Social Life in a Ski Town, Wanaka
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We’re all in this together – aren’t we? Well, not at staff parties.

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As I think about it – staff parties are somehow very reflective of the company culture. I’ve seen them BMW style – where it’s all about the style and very classy, IKEA style – where it’s all about the fun and the people and now Cardrona style – where, to me it seems, it’s a lot about the alcohol and some seriously crazy partying. Or is that because of its employees?

Last year, I didn’t know what to expect: I bought my staff party tickets – consisting of entry, bus to the venue, food voucher and four drink vouchers, hopped on the bus to the Albert Town Tavern and stepped into the Pub without expectations – but was surprised anyway: The tables were pushed to the sides to create a wide and empty space – no tables, no sitting opportunity, just a huge empty room. Everybody who was already there huddled together like a herd of sheep in one corner of the room and chatted in little groups. Since there was nothing in the room, not even music, the acoustics were – let’s say – irritating and incredibly loud. I thought a drink might help and steered towards the bar asking for a glass of wine. Turned out, my drink voucher was only valid for can drinks – either a beer (which I don’t like) or a vodka-mix-drink (which I don’t like either but lacking other possibilities I gave it a try). It was probably the worst drink I ever had, half of it was vodka and the other half probably liquid sugar. I gave my remaining drink vouchers to one of the boys and settled for seven-dollar-per-tiny-plastic-cup-cider for the rest of the night.

With the learnings from last year I didn’t expect much and only bought bus and entry ticket this season. Secretly, I hoped though, that things would have changed. And they did – at least a tiny bit: The entrance was at the front of the pub so there was a space of the area which seemed like a proper bar and thus more cosy. Don’t get me wrong – both last year’s and this year’s staff party were great fun in the end. Beer for the boys, vodka for the girls and a good band are a killer recipe for any party – now throw in all that party-loving ski field staff and you’ll end up with a night to remember. Even for the ones still drinking seven-dollar-per-tiny-plastic-cup-cider. And the dancing we did, the laughs we had, the hugs we shared will be in my memory forever.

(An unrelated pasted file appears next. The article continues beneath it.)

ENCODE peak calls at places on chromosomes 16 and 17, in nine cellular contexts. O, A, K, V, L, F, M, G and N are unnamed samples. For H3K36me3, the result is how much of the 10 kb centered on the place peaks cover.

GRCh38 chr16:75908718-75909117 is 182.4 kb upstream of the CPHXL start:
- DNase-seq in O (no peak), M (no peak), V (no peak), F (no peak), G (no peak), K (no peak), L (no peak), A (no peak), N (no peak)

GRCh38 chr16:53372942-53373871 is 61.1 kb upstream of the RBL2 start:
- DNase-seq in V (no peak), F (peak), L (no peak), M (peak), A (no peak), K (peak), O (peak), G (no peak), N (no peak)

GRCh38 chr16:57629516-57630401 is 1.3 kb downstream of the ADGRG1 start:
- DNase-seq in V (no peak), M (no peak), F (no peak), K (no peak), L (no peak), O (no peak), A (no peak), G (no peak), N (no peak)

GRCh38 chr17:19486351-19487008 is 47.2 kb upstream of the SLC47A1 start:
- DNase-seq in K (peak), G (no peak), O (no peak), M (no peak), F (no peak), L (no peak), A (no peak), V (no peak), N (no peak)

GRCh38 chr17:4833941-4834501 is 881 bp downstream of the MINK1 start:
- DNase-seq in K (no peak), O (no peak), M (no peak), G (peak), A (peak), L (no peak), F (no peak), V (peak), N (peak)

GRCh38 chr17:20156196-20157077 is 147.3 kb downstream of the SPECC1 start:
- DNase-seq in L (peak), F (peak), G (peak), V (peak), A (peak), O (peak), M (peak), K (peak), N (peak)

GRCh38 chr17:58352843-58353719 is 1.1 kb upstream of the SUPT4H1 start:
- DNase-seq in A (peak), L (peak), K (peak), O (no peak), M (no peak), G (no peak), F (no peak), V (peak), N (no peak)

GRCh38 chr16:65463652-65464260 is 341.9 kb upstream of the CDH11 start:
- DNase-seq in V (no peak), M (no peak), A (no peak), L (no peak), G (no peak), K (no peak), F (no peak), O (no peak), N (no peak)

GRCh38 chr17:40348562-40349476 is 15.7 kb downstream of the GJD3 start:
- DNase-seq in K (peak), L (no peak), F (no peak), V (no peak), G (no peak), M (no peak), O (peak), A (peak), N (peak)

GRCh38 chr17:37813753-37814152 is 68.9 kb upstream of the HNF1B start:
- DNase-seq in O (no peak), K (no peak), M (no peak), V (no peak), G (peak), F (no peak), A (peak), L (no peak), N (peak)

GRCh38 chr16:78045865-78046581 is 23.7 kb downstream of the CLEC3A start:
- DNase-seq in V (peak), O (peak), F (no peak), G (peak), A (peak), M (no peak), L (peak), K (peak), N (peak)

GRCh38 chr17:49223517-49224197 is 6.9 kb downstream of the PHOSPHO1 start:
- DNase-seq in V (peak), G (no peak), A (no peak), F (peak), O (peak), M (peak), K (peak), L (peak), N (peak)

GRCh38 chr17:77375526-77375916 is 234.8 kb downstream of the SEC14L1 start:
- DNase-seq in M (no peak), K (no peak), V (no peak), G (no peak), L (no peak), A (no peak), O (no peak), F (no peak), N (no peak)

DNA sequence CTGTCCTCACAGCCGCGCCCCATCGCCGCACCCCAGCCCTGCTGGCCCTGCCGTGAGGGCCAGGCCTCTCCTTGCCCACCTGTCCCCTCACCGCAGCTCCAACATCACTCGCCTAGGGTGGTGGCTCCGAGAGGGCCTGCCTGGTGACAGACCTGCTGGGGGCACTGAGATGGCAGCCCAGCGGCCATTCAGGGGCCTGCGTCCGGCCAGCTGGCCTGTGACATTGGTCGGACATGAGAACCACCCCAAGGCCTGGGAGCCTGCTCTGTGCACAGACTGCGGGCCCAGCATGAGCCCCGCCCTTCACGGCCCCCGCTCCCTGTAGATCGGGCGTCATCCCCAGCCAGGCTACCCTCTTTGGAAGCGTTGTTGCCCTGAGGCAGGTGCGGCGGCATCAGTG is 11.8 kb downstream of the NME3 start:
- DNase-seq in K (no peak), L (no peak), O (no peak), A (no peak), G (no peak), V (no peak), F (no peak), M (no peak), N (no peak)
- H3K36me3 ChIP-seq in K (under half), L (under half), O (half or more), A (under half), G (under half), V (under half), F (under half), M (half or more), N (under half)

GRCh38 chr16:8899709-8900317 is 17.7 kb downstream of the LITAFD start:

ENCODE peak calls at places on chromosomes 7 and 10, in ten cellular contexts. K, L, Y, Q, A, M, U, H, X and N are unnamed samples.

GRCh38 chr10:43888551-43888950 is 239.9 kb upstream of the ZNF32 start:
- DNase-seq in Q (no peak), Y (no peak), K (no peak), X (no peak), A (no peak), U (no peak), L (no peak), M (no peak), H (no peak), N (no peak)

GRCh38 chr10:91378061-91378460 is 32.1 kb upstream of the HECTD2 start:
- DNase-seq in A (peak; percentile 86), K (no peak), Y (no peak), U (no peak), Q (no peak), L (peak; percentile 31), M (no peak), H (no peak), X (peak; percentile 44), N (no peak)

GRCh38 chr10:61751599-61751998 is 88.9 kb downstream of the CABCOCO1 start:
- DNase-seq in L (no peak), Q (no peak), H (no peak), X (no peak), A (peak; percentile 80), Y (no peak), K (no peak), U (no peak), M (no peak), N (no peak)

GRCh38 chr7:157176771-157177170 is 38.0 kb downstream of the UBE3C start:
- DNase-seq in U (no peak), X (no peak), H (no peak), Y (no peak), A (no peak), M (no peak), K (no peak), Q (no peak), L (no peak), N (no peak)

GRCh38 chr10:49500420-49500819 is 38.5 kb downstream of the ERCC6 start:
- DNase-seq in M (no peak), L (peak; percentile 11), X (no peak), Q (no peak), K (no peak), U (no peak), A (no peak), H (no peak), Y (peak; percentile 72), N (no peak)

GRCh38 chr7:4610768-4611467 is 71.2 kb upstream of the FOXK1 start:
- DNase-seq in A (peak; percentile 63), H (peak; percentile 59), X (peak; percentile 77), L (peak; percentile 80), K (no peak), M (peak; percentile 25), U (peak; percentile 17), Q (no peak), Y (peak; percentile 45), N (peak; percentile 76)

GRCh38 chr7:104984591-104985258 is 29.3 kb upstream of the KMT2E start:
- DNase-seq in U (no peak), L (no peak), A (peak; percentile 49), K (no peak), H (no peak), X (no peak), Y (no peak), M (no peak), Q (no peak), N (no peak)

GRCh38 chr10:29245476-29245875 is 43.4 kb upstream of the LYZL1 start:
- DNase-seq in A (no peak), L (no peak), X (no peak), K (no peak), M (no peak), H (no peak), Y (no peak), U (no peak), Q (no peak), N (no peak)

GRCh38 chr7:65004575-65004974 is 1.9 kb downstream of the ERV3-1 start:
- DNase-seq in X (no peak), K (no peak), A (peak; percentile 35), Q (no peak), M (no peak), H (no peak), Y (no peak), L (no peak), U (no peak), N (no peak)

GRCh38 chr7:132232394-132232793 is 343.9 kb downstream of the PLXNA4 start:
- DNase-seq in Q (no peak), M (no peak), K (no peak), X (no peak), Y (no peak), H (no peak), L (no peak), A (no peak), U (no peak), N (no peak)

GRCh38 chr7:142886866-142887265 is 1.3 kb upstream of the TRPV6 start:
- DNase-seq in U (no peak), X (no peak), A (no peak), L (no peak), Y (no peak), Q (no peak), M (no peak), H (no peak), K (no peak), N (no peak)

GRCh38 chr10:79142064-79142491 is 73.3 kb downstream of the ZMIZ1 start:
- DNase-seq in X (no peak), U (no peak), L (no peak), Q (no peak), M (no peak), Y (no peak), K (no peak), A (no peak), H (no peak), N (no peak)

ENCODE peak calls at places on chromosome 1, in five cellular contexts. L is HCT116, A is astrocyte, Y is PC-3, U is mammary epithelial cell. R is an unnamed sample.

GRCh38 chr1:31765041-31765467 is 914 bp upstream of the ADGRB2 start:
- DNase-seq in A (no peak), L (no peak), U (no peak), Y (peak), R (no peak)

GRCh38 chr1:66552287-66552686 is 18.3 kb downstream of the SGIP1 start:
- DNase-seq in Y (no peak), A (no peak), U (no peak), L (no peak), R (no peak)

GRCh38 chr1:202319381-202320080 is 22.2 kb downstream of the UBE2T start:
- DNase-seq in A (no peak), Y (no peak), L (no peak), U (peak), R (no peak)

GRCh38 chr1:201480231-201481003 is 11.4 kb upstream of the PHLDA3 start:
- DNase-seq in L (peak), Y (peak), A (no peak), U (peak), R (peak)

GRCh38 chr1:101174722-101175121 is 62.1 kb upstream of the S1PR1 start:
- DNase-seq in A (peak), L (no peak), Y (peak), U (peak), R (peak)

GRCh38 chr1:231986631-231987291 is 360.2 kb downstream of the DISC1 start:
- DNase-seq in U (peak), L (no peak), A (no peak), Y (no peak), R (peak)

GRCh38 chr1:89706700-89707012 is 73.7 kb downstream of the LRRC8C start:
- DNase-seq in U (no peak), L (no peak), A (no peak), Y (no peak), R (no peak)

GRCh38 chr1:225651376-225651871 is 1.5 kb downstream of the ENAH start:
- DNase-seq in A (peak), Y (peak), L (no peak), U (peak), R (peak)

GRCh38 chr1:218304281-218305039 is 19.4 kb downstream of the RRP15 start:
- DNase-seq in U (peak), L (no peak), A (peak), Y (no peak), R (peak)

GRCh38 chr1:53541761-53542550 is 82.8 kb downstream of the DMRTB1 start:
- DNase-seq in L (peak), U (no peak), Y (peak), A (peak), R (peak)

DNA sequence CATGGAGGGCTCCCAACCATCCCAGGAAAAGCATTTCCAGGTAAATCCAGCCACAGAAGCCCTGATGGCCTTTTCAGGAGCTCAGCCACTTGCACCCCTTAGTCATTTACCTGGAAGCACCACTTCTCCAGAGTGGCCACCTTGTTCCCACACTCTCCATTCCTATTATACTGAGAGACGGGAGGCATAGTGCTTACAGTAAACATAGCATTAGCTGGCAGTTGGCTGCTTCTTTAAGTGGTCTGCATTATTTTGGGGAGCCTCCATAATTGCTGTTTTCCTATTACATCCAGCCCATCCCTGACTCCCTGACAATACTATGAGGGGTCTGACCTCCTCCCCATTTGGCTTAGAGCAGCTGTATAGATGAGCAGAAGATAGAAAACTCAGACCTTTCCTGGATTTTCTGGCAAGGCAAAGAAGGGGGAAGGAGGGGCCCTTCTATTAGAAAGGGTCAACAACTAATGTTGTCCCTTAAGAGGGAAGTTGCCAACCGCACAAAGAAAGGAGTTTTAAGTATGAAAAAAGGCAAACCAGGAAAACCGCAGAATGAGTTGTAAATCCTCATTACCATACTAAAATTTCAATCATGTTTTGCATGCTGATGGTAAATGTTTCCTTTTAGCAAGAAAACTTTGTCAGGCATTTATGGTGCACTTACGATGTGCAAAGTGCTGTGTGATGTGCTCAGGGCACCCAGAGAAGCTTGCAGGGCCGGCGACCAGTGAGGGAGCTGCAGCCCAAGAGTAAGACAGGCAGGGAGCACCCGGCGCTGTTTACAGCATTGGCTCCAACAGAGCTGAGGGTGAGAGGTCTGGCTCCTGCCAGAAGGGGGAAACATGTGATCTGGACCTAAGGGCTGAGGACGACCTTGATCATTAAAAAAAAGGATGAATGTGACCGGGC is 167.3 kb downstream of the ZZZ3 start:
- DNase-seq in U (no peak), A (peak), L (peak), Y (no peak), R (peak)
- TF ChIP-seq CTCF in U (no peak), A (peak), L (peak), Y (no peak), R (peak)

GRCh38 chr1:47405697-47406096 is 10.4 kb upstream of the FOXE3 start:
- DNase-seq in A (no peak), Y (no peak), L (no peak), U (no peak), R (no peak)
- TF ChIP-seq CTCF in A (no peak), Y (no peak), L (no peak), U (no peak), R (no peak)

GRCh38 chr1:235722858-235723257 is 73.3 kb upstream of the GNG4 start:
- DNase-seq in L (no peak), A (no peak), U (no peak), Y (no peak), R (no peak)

Nevertheless I was a bit disappointed that such little effort was spent on one of the company’s most valuable assets – its work force. And I’m not only talking about monetary effort here. It would be easy to make this party a tiny bit more special to all staff, to show that we’re important. It’s one of the only opportunities that the whole mountain can get together, that lifties mingle with food & beverage staff, that ski instructors meet the house keeping people, that patrol gets together with rentals and so on. As staff we took that chance for ourselves but I thought it was sad that so little managers did. I saw three managers during that party and I might have missed some but I didn’t get the feeling of “We’re all in this together” that is omnipresent all over the mountain. It might be a bit risky to jot down all this criticism where it can actually be read – but talking to a couple of people I know that it’s not only my impression alone. And I’m not talking about ski school parties here – which are a completely other cup of tea and where togetherness is celebrated in style – or in costumes. Anyway, sorry for the ranting…. it’s over now and to show that we had some serious fun have a look at a couple of pics I snapped that night:

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